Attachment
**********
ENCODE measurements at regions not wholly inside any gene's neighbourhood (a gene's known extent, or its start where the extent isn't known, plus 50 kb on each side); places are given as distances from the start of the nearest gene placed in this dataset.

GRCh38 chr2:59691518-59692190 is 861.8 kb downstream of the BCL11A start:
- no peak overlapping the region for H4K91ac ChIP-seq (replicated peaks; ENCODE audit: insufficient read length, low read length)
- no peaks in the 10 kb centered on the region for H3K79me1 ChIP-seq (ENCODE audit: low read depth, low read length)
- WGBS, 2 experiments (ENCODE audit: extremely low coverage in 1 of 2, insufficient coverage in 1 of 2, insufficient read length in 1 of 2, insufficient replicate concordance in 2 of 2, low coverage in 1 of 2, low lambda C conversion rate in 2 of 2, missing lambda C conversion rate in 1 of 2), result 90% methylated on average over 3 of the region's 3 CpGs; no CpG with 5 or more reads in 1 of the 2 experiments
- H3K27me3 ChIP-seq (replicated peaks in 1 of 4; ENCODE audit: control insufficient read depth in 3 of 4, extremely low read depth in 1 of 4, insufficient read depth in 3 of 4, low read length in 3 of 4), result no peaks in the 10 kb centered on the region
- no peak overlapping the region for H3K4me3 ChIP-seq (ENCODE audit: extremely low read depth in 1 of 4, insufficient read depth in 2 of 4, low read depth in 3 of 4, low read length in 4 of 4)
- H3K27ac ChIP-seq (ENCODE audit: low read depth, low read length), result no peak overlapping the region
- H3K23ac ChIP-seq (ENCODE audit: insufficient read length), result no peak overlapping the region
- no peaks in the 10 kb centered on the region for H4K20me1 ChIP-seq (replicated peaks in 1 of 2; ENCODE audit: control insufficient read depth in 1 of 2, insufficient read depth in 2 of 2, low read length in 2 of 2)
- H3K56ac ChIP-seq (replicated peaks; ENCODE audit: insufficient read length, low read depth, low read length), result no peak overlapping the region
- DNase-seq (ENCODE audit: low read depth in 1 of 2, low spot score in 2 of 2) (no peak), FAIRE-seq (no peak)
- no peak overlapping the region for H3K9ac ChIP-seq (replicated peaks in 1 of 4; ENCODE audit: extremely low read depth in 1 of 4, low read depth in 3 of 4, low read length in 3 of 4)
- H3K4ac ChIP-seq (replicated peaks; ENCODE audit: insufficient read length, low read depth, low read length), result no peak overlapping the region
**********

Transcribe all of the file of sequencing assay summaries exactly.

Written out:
ENCODE measurements at regions not wholly inside any gene's neighbourhood (a gene's known extent, or its start where the extent isn't known, plus 50 kb on each side); places are given as distances from the start of the nearest gene placed in this dataset.

GRCh38 chr2:59691518-59692190 is 861.8 kb downstream of the BCL11A start:
- no peak overlapping the region for H4K91ac ChIP-seq (replicated peaks; ENCODE audit: insufficient read length, low read length)
- no peaks in the 10 kb centered on the region for H3K79me1 ChIP-seq (ENCODE audit: low read depth, low read length)
- WGBS, 2 experiments (ENCODE audit: extremely low coverage in 1 of 2, insufficient coverage in 1 of 2, insufficient read length in 1 of 2, insufficient replicate concordance in 2 of 2, low coverage in 1 of 2, low lambda C conversion rate in 2 of 2, missing lambda C conversion rate in 1 of 2), result 90% methylated on average over 3 of the region's 3 CpGs; no CpG with 5 or more reads in 1 of the 2 experiments
- H3K27me3 ChIP-seq (replicated peaks in 1 of 4; ENCODE audit: control insufficient read depth in 3 of 4, extremely low read depth in 1 of 4, insufficient read depth in 3 of 4, low read length in 3 of 4), result no peaks in the 10 kb centered on the region
- no peak overlapping the region for H3K4me3 ChIP-seq (ENCODE audit: extremely low read depth in 1 of 4, insufficient read depth in 2 of 4, low read depth in 3 of 4, low read length in 4 of 4)
- H3K27ac ChIP-seq (ENCODE audit: low read depth, low read length), result no peak overlapping the region
- H3K23ac ChIP-seq (ENCODE audit: insufficient read length), result no peak overlapping the region
- no peaks in the 10 kb centered on the region for H4K20me1 ChIP-seq (replicated peaks in 1 of 2; ENCODE audit: control insufficient read depth in 1 of 2, insufficient read depth in 2 of 2, low read length in 2 of 2)
- H3K56ac ChIP-seq (replicated peaks; ENCODE audit: insufficient read length, low read depth, low read length), result no peak overlapping the region
- DNase-seq (ENCODE audit: low read depth in 1 of 2, low spot score in 2 of 2) (no peak), FAIRE-seq (no peak)
- no peak overlapping the region for H3K9ac ChIP-seq (replicated peaks in 1 of 4; ENCODE audit: extremely low read depth in 1 of 4, low read depth in 3 of 4, low read length in 3 of 4)
- H3K4ac ChIP-seq (replicated peaks; ENCODE audit: insufficient read length, low read depth, low read length), result no peak overlapping the region